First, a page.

National Public Radio has another fascinating story on folk assumptions and the implications of classification. Heard it?
As the print version of the story opens…
He found that empty soda cans went in the recycling bin but dented empty soda cans went — you guessed it — in the garbage can. Although both are recyclable in precisely the same way — after all, it’s a process that doesn’t much care about dents or the size of the piece of paper — the researchers concluded that we seem to assess the used item as sufficiently like or unlike a “proper” or “ideal” version of the item that someone might conceivably use again (call it the prototypical can or sheet of paper, perhaps) and then we act accordingly: sufficiently like the prototype makes us see it as reusable and thus worth recycling. Insufficiently like results in it being classed as trash instead.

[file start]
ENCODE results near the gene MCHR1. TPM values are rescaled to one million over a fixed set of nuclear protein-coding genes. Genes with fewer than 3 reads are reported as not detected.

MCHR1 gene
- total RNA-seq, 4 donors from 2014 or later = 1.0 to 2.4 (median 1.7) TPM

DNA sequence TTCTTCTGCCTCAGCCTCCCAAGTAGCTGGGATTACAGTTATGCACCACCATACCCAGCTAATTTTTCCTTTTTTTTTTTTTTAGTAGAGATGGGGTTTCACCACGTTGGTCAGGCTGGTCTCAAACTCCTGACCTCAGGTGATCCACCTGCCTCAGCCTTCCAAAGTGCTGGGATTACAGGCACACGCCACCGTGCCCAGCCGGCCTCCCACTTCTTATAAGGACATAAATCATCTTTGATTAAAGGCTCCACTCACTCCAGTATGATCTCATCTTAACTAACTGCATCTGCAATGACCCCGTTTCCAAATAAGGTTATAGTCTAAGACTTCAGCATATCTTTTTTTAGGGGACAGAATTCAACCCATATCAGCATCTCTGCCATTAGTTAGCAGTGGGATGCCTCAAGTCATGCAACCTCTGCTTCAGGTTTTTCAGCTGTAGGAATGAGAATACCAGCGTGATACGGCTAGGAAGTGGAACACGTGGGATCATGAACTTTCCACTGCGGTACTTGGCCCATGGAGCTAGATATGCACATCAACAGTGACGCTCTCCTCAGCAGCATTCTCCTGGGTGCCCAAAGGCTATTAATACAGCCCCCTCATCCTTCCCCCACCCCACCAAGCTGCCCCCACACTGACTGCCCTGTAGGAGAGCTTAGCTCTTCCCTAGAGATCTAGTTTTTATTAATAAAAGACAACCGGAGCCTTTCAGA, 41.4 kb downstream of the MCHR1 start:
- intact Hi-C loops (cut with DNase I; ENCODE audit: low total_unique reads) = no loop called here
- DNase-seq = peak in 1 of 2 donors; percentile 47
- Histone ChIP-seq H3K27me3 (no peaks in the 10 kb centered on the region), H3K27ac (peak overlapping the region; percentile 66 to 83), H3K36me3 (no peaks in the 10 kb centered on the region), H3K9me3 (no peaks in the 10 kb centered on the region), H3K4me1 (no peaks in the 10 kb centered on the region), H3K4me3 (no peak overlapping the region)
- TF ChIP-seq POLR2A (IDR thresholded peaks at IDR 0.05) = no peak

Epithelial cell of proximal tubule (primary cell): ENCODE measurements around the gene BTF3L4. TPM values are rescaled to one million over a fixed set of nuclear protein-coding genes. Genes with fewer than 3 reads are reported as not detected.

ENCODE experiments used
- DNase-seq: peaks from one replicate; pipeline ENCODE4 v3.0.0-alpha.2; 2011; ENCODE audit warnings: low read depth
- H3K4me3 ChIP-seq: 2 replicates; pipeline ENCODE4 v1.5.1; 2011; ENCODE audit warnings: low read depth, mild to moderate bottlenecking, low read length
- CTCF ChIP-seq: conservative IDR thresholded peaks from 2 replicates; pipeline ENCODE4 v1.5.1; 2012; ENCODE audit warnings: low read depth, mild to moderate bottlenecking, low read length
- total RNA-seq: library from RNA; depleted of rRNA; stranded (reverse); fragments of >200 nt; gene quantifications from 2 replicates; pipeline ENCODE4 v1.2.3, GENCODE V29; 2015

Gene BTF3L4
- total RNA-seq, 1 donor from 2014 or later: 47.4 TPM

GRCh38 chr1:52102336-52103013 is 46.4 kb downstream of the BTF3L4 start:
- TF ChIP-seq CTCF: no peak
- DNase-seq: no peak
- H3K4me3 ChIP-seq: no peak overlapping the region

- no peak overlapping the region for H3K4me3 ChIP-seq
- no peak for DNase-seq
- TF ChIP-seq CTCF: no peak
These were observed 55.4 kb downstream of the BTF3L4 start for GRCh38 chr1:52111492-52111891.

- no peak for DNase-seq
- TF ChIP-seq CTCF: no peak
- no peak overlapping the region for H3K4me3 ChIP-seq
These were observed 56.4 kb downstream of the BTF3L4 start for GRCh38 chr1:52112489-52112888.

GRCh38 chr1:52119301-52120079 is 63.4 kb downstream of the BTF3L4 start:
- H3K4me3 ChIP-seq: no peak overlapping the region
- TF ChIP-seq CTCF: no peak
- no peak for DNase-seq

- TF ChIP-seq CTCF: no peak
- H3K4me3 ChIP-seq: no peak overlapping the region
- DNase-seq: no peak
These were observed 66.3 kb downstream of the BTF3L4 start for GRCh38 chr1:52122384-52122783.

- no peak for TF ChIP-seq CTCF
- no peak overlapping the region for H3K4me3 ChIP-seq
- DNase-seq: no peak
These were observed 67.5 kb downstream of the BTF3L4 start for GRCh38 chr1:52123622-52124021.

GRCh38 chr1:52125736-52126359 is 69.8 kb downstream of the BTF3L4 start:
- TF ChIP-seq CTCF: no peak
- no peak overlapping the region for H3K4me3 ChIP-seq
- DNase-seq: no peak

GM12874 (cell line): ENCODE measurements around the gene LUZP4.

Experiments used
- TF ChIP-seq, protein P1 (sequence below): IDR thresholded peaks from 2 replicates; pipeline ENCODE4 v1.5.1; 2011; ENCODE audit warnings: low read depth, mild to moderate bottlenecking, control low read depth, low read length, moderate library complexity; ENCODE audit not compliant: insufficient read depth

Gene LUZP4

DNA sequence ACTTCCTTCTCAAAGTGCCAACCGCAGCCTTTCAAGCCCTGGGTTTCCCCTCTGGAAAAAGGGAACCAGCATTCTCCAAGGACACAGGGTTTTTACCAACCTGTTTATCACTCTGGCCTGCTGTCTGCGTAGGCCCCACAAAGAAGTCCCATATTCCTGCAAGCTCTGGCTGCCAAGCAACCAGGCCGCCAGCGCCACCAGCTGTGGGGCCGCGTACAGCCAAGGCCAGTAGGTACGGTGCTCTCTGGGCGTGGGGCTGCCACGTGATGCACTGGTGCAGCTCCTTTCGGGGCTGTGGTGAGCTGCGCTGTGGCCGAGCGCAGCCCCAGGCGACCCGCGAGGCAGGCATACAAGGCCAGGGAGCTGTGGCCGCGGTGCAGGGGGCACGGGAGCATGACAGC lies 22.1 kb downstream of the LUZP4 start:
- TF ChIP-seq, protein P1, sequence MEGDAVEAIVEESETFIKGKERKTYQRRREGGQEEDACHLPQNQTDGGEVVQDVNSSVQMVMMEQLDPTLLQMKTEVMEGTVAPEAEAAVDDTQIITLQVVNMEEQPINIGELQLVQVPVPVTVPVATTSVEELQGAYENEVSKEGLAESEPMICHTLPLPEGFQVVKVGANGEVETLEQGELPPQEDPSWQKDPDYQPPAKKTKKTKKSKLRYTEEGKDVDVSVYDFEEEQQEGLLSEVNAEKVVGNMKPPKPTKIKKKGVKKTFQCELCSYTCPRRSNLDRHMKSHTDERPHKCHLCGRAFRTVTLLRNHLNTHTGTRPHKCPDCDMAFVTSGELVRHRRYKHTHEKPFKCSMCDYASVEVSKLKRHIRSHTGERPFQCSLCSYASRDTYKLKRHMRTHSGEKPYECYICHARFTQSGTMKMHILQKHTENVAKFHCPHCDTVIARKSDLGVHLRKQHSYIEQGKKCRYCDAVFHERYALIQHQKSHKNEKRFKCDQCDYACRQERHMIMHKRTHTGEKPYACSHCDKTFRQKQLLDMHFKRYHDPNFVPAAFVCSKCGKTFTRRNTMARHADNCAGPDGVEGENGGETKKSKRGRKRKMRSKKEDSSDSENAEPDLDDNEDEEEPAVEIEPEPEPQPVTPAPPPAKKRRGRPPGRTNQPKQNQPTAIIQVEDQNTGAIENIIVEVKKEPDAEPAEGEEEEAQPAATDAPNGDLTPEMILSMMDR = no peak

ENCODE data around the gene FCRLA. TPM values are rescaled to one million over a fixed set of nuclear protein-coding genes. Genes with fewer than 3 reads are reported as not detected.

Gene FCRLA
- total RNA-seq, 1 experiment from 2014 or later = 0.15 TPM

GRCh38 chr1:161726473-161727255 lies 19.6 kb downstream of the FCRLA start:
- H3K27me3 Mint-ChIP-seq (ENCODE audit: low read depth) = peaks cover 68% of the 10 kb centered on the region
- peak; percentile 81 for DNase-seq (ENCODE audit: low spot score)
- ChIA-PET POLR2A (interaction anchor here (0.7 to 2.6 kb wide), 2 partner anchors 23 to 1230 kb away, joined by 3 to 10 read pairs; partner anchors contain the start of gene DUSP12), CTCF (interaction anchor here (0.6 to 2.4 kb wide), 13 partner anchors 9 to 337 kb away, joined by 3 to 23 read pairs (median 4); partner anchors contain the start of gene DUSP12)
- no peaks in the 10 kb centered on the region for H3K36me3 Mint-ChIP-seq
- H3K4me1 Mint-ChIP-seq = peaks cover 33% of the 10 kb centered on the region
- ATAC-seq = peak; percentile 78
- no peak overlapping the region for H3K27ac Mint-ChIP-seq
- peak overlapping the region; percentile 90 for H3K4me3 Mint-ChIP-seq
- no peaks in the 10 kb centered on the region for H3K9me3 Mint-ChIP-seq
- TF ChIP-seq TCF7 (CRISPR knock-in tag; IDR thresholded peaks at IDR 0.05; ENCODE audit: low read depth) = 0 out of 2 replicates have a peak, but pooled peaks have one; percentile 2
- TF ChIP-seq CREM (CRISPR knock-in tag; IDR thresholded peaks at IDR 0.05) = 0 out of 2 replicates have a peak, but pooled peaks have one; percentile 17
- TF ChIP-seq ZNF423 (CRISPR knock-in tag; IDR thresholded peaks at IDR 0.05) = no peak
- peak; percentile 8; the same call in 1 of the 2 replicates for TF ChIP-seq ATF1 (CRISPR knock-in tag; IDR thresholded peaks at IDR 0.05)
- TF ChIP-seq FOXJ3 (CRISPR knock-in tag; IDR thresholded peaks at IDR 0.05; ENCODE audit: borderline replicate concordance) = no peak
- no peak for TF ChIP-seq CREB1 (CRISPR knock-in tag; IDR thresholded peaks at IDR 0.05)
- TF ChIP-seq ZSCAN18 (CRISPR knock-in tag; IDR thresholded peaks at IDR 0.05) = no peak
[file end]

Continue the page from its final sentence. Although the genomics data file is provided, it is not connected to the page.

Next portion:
Thus reuse is conflated with recycle; potential recycling gets tossed in the circular file.
Why does it matter? Again, according to the article:
I, for one, know that I’m far more likely to recycle whole sheets of paper; but if I tear up the paper for some reason, like ripping up something small already — an old receipt, for example — it now counts as trash (i.e., something to be hidden, destroyed, canceled from existence, etc.) and, yup, I throw it away.
The moral of this story? Folk taxonomies and classification systems matter. Oh, and inasmuch as we too are human beings, we are our own data.